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Not Exercising Is As Bad As Being Obese, Health-Wise

Mar 01, 2017
TIME Health
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Exercise is one of the most powerful things you can do to protect your heart, according to new research published in the European Journal of Preventive Cardiology.

Researchers in the Netherlands gathered data from 5,344 middle-aged and older people living in Rotterdam who reported their exercise habits, as well as their height and weight measurements to determine their body mass index. The scientists also collected information on the group's rates of heart disease and stroke over 15 years.

The data confirmed what doctors have long known: that overweight and obesity are linked to a higher risk of heart problems. People who were heavier had the highest rates of heart disease during the study. But when they looked at overweight and obese people who also exercised regularly, they found that their heart disease rates were similar to those of normal weight people who also exercised.

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Exercise, in other words, seemed to cancel out the negative effects of weight when it comes to heart disease. “We found that inactivity and being obese have the same risk or similar risk of developing heart disease,” says Klodian Dhana, a postdoctoral researcher in epidemiology at Erasmus Medical Center, who is now in in the department of nutrition at the Harvard T. H. Chan School of Public Health.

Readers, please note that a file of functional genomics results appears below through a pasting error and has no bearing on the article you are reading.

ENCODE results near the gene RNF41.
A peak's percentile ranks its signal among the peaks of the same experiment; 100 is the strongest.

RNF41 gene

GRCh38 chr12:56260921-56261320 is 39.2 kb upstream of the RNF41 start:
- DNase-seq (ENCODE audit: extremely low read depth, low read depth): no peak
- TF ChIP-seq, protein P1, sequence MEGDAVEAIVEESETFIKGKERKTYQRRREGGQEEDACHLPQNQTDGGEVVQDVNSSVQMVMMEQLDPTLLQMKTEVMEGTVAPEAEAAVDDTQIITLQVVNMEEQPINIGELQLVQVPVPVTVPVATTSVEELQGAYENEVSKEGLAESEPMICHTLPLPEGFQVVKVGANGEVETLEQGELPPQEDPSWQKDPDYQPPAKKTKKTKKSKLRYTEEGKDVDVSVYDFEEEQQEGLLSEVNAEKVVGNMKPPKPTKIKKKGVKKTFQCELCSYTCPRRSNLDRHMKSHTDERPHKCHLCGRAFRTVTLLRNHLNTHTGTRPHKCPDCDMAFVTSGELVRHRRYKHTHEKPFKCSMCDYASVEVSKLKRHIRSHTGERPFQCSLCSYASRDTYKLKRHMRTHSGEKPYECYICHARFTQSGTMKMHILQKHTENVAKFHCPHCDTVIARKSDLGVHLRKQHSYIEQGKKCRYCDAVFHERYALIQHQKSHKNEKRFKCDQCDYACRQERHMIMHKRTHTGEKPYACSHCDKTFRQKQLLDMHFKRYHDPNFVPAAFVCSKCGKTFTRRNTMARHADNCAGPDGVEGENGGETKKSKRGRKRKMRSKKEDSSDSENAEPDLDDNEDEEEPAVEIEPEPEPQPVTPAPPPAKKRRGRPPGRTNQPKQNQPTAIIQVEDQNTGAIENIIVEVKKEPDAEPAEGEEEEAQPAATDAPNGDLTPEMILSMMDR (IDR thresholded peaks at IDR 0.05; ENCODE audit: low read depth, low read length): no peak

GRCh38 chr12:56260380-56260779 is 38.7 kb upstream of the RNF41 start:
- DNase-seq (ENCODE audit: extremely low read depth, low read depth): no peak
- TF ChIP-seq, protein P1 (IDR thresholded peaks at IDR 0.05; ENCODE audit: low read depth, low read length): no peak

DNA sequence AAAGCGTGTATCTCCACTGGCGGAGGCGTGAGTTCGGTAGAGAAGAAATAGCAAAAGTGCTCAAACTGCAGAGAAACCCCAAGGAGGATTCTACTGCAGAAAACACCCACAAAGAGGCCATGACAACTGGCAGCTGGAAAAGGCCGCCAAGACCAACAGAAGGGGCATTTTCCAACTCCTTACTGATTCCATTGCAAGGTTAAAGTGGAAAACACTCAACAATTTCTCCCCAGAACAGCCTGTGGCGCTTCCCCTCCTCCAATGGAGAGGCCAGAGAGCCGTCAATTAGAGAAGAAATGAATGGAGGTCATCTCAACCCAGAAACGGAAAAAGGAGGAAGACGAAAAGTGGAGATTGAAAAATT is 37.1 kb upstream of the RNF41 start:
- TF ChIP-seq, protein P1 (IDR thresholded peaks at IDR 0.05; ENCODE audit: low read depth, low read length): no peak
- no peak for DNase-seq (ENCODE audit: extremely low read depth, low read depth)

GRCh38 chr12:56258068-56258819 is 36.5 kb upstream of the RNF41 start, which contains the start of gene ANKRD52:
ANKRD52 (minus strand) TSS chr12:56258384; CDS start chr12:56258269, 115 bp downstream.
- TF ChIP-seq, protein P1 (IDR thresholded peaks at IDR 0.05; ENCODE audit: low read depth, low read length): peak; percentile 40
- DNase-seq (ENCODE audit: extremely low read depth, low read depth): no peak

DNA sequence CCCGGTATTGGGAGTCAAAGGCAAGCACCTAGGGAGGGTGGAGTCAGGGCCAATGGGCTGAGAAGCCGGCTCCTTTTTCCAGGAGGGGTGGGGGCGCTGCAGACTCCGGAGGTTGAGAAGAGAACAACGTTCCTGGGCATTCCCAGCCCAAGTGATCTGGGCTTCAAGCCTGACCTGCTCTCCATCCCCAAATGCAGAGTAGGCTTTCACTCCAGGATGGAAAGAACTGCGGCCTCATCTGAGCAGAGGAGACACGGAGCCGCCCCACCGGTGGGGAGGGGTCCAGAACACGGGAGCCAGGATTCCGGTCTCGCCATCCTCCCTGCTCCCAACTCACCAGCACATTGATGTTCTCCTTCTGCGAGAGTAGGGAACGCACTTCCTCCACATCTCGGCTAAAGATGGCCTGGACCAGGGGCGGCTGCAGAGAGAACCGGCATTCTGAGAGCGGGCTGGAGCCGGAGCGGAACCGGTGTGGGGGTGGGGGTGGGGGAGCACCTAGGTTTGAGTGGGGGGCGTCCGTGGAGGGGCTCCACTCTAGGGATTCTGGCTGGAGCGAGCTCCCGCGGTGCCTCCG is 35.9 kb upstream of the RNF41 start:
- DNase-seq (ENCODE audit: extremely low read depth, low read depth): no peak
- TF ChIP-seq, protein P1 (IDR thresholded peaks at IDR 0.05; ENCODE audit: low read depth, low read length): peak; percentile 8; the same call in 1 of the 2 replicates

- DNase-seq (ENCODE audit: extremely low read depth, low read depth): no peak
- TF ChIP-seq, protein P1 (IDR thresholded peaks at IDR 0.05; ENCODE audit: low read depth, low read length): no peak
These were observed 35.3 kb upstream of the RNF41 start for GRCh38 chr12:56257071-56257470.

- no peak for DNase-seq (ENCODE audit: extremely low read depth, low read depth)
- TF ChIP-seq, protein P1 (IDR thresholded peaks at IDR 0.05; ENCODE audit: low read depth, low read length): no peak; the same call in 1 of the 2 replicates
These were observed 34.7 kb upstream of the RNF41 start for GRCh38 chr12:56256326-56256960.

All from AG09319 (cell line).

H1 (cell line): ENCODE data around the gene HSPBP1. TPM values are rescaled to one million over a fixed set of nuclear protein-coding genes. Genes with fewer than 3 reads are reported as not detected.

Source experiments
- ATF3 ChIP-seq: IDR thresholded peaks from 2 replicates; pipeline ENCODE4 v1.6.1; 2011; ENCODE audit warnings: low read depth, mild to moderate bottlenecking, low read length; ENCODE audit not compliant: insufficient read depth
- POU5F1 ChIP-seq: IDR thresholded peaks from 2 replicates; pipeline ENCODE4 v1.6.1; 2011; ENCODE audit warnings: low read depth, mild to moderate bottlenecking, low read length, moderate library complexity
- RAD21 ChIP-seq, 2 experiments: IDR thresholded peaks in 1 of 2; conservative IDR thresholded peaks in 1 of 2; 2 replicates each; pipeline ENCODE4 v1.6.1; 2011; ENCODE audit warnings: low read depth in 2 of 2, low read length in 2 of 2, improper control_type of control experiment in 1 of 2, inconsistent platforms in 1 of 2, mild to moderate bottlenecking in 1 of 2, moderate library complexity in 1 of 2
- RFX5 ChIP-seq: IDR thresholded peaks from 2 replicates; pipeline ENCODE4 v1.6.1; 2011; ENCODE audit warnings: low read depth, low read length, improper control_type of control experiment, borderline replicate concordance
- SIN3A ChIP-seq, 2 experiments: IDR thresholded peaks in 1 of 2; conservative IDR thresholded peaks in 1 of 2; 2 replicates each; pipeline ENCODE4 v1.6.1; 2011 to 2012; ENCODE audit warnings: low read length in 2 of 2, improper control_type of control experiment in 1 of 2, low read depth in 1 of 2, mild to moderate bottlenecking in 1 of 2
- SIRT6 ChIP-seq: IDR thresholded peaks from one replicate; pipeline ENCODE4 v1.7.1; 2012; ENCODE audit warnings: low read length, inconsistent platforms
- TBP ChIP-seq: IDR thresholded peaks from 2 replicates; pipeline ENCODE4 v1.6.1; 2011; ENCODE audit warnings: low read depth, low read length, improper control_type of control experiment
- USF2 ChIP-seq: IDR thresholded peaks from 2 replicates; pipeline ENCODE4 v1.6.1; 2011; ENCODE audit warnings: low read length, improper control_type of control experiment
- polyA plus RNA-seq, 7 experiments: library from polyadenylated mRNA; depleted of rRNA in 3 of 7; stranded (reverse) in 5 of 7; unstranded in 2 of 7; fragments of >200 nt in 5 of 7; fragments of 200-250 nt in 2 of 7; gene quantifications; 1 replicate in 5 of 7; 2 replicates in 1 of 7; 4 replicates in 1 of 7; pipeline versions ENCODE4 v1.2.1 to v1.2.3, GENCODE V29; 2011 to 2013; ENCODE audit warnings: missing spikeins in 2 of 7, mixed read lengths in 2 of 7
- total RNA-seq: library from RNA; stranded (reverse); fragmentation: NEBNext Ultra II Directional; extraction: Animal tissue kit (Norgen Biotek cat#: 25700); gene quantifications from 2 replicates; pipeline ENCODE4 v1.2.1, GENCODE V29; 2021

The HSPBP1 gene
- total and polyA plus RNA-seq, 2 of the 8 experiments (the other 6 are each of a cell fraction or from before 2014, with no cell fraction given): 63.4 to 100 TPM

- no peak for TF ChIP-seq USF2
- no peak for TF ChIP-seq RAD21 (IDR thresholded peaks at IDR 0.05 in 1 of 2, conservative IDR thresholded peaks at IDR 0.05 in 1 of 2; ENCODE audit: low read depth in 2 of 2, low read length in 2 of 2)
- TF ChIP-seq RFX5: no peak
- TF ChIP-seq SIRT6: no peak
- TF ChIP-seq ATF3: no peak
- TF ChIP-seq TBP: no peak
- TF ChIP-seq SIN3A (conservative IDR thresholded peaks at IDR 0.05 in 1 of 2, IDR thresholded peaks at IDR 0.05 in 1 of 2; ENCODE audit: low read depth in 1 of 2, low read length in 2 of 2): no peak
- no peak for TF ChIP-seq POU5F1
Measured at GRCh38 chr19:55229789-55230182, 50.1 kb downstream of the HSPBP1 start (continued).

How generalizable the findings are to other populations outside of the Netherlands isn’t clear yet, since even low-level exercisers in Rotterdam reported getting at least two hours of moderate physical activity a day—a significant amount, for most people. The ultra-exercisers in Rotterdam were getting about four hours daily. That’s because many of the people reported biking to work or to do errands, and the researchers included all types of activity in their analysis.

Still, the fact that the study found this effect should send a strong message that exercise is one of the best ways to reduce the risk of heart disease. Overweight and obesity are still major risk factors for heart problems, but the results suggest that at least some of the harmful effects of excess weight can be offset by exercise.

Because the study involved older people, it also shows that it’s never too late to benefit from exercise. “They should believe that by doing physical activity in older age, they can still benefit from decreasing their risk of heart disease,” says Dhana.

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